This article has been updated as of December 19, 2019
Whether you’re traveling for business or pleasure, everyone must pass through security before boarding a flight. But you may be wondering how to properly get your diabetes supplies and devices through the checkpoint, particularly if you wear an insulin pump or a continuous glucose monitor.
The TSA allows for diabetes-related supplies, equipment and medication—including liquids—through the checkpoint once they have been properly screened by X-ray or hand inspection. If possible, pack all your supplies together in your carry-on bag so you have everything on hand. Before your screening begins, inform the officer conducting the screening about any supplies on you or in your carry-on. Here’s how you can fly through TSA with these five common diabetes supplies:
1. Insulin Pump/Continuous Glucose Monitor (CGM)
Taking an insulin pump through airport security is quite common, but it’s always a good idea to carry the Airport Information Card  when traveling. You may go through an airport metal detector with your insulin pump and CGM, as these devices are designed to withstand common electromagnetic interference. However, we do not recommend going through an airport body scanner with your pump or CGM, as Medtronic has not determined advanced imaging technology to be safe for insulin pump or CGM devices. Explain to the officer that you cannot remove your infusion set as it is under your skin with tubing and request an alternative pat-down screening process. The same goes for if you’re wearing a CGM. If you do prefer to go through an airport body scanner, be sure to remove your insulin pump and CGM, but do not send your devices through the X-ray machine as an alternative.
2. Insulin Delivery Devices
Be sure to have proof a physician prescribed your insulin and needles by providing a professional, pre-printed pharmaceutical label identifying the medication. Travel with your original insulin box and glucose meter that shows the pharmaceutical label. You may need these items in order to board an airplane with syringes and other insulin delivery devices.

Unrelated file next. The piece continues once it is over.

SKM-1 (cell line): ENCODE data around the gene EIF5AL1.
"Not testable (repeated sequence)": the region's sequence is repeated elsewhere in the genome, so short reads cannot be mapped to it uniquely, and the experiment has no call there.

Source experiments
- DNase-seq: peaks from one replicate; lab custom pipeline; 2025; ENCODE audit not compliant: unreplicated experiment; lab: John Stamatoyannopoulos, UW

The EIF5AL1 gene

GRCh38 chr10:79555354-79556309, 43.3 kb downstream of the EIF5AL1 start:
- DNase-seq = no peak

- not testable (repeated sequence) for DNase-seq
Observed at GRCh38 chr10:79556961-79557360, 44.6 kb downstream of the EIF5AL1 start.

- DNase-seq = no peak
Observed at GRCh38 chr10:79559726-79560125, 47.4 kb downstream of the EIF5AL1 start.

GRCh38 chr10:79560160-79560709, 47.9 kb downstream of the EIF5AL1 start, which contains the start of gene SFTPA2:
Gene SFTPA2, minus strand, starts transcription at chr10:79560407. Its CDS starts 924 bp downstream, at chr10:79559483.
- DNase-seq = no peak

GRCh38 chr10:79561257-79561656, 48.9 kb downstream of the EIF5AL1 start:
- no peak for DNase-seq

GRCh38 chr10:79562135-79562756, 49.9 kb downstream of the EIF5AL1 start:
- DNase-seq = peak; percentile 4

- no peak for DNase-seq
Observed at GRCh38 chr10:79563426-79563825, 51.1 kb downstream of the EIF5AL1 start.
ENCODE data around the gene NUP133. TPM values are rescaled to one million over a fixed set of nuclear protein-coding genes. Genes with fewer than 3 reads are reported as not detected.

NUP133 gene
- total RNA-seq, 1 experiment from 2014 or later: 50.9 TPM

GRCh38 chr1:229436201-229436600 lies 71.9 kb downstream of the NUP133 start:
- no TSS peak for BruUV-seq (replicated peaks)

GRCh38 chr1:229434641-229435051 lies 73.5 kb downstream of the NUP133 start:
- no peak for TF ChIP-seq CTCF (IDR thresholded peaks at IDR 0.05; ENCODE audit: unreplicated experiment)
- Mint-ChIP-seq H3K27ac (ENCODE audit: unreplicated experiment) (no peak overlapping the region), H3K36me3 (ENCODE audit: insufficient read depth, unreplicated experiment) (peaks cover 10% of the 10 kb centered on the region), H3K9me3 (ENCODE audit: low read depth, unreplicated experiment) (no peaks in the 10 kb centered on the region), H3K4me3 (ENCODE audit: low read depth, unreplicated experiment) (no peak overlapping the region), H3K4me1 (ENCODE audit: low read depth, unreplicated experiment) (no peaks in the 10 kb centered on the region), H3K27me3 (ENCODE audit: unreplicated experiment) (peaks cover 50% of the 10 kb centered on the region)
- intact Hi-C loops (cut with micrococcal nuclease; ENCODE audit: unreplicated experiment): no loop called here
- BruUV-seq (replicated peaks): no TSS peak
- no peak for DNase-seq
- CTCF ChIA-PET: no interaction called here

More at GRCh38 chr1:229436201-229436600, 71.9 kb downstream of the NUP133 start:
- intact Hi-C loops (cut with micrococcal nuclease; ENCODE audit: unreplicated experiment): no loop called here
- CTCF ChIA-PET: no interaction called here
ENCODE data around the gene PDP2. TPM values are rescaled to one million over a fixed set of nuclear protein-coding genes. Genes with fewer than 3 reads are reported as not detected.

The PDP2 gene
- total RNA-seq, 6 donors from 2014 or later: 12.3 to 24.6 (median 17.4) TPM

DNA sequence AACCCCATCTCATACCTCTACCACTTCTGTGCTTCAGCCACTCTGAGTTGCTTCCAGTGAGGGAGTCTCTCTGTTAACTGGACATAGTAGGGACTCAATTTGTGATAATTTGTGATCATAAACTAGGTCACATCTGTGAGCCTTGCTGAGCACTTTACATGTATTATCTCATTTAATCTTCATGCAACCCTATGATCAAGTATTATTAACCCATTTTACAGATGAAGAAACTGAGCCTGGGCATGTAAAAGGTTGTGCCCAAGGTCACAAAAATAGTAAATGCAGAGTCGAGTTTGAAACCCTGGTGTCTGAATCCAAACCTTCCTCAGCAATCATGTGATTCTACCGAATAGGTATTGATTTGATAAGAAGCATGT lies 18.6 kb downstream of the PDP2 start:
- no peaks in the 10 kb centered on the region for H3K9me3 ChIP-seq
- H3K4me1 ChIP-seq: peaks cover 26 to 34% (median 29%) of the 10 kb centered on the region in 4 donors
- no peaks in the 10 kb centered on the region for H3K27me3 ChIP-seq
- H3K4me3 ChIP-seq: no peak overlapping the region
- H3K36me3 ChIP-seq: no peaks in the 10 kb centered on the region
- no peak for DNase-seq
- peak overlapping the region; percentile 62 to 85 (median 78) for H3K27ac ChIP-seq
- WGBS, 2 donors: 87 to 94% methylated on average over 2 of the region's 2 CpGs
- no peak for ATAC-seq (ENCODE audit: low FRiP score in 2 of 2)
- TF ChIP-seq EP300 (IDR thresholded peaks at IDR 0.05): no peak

It’s important not to store insulin in checked luggage, as it could be affected by severe changes in pressure and temperature. Be sure to inspect your insulin before injecting each dose, and if you notice anything unusual about the appearance of your insulin, call your doctor. Despite the general rule prohibiting passengers from bringing liquids over 3.4 ounces through security, people with diabetes may take their insulin, other medications such as Glucagon, and other liquids and gels, including juice and cake gel, through TSA checkpoints, even if they’re in containers greater than 3.4 ounces. Accessories required to keep insulin cool, such as freezer packs or frozen gel packs, are permitted through the screening checkpoint.
Similar to insulin, you may carry your glucagon in its original, pharmaceutically labeled container through airport security. Although TSA allows multiple containers of liquid or gel to treat hypoglycemia, you may want to consider alternative forms of carbohydrates, including glucose tablets, hard candy, or raisins, for ease of travel.
You may go through airport security with lancets as long as they are capped and carried with your glucose meter with the manufacturer’s name embossed on the meter.
If you encounter difficulty when trying to pass through airport security, ask to speak with the TSA Ground Security Commissioner or the international equivalent.
You can visit the Medtronic website for more Travel Information , check the TSA website  for up to date security checkpoint and travel guidelines, and visit these TSA quick links for additional travel information: